“Live round yere, I reckon?”
“No; just floating. Came down the Illinois. Where is this steamer bound?”
“Hell alone knows,” dryly. “Yeller Banks furst, enyhow; we’re loaded with supplies.”
“Supplies! For Yellow Banks?” in surprise. “Why; what’s going on there? My friend, there aren’t ten families within a hundred miles of that place.”
Mapes laughed, his mouth opening like a red gash, exhibiting a row of yellow fangs.
“No, I reckon not; but thar’s a hell ov a lot o’ fellers thar whut ain’t families, but kin eat. Didn’t yer know, pardner, thar’s a right smart war on? thet the Illinoy militia is called out, an’ is a marchin’ now fer Yeller Banks? They’re liable fer ter be thar too afore ever this damn scow makes it, if we hav’ ter stop an’ pick eny mor’ blame fools outer the river. Come on, let’s go up.”
“Wait a minute. This is an Indian war? Black Hawk has broken loose?”
“Sure; raised perticular hell. We heerd down et Saint Louee he’d killed ‘bout a hundred whites, an’ burned sum ov ’em—ther ol’ devil.”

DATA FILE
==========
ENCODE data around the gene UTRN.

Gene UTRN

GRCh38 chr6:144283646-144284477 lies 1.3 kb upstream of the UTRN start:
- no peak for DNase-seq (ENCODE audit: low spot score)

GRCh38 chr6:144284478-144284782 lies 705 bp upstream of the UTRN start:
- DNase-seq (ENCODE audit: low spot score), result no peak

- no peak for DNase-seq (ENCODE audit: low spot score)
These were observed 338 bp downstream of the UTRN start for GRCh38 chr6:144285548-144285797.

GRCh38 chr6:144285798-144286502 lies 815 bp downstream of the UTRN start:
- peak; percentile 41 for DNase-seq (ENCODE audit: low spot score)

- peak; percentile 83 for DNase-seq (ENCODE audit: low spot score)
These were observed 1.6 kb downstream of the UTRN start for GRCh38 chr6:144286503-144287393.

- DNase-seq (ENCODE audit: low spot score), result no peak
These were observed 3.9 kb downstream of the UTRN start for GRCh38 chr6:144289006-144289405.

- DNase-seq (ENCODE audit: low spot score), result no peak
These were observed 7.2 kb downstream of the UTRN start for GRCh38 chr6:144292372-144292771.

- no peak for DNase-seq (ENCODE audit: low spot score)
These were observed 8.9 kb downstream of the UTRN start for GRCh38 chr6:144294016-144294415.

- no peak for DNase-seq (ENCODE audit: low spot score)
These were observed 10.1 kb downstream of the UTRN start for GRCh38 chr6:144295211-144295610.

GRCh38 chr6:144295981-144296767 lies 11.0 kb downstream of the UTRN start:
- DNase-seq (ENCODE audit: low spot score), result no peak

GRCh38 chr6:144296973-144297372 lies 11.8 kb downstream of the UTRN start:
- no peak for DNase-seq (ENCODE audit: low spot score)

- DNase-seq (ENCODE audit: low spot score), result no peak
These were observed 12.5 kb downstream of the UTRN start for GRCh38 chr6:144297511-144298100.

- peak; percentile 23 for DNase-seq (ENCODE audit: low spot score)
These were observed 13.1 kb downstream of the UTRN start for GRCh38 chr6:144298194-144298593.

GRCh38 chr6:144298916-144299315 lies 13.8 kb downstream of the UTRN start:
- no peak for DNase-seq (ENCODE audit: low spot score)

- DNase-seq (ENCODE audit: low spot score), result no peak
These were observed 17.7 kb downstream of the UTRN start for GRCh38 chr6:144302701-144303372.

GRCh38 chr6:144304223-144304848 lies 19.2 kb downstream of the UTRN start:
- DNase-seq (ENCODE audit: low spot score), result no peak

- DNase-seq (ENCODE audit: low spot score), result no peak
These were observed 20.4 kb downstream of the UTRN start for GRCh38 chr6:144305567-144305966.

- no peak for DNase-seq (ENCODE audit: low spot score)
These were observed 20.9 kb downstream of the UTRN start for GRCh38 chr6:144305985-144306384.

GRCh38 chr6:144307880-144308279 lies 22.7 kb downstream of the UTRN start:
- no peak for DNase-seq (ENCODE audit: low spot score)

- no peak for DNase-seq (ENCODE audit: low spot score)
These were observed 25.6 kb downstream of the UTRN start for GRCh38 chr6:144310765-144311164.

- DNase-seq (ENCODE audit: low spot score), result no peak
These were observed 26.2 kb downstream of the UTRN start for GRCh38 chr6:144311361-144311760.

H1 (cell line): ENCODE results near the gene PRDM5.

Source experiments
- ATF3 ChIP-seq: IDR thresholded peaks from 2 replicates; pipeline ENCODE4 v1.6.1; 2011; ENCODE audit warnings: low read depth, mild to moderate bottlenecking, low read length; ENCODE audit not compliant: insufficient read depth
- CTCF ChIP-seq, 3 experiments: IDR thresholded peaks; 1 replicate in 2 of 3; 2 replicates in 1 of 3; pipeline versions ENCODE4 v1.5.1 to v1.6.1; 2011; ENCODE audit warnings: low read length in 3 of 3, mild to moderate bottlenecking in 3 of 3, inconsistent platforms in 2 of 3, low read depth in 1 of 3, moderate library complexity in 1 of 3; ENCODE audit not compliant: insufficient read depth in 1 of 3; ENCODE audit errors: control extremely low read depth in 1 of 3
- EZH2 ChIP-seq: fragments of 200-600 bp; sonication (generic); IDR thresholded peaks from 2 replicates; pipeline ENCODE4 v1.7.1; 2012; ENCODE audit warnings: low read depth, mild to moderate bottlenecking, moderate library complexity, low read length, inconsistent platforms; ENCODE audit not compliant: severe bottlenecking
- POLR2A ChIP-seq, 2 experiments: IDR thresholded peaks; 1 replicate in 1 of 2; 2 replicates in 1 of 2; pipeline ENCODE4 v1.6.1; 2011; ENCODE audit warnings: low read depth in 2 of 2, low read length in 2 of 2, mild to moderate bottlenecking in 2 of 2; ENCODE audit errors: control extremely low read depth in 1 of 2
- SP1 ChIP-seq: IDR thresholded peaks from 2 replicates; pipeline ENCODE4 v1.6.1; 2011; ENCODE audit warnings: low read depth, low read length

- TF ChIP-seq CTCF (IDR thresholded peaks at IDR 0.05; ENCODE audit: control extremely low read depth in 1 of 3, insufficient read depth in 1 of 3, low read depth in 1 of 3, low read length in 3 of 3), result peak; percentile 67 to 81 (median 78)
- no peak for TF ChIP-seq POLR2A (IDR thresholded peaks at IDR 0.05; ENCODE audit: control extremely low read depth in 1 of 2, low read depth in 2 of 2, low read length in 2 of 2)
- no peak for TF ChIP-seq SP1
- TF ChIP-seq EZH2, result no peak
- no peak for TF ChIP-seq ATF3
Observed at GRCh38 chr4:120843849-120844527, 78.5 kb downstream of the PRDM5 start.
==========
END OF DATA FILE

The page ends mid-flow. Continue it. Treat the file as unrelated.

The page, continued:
“And where is he now?”
“Dunno; never wus up in yer afore. We bin runnin’ ’tween Saint Louee an’ New Orleans, ’till the Gov’ment took us. Maybe the captain kin tell yer—sumwhar up Rock River, I reckon, wharever that is.”
We climbed the steep steps to the upper deck, and were met at the head of the ladder by the captain, evidently desirous of looking me over. He was a solidly-built individual, wearing white side-whiskers, and a bulbous nose, and confronted me not altogether pleasantly.
“All right, are you? Water pretty cold yet, I reckon. Been sticking on that snag for long?”
“Several hours; but my boat was wrecked before we lodged there.”
The captain laughed, and winked aside at the mate.
“Seems to be a mighty populous river up this way, hey, Mapes?” he remarked genially. “Castaways round every bend.”
“What do you mean? Have you picked up others?”
“Certainly have. Hit a keel-boat twenty miles below.”
“A keel-boat, operated by steam?”
“Couldn’t say as to that. Was it, Mapes? The craft had gone down when I got on deck. Had four aboard, but we got ’em all off, an’ stowed ’em back there in the texas. You better get along now, and shuck those wet clothes.”
ON BOARD THE ADVENTURER
The captain turned rather sharply away, and I was thrust through an open cabin door by the grasp of the mate before I could really sense the true meaning of this unexpected news. Mapes paused long enough to gruffly indicate a coarse suit of clothes draped over a stool, and was about to retire without further words, when I recovered sufficiently from the shock to halt him with a question.
“I suppose you saw those people picked up from the keel-boat?”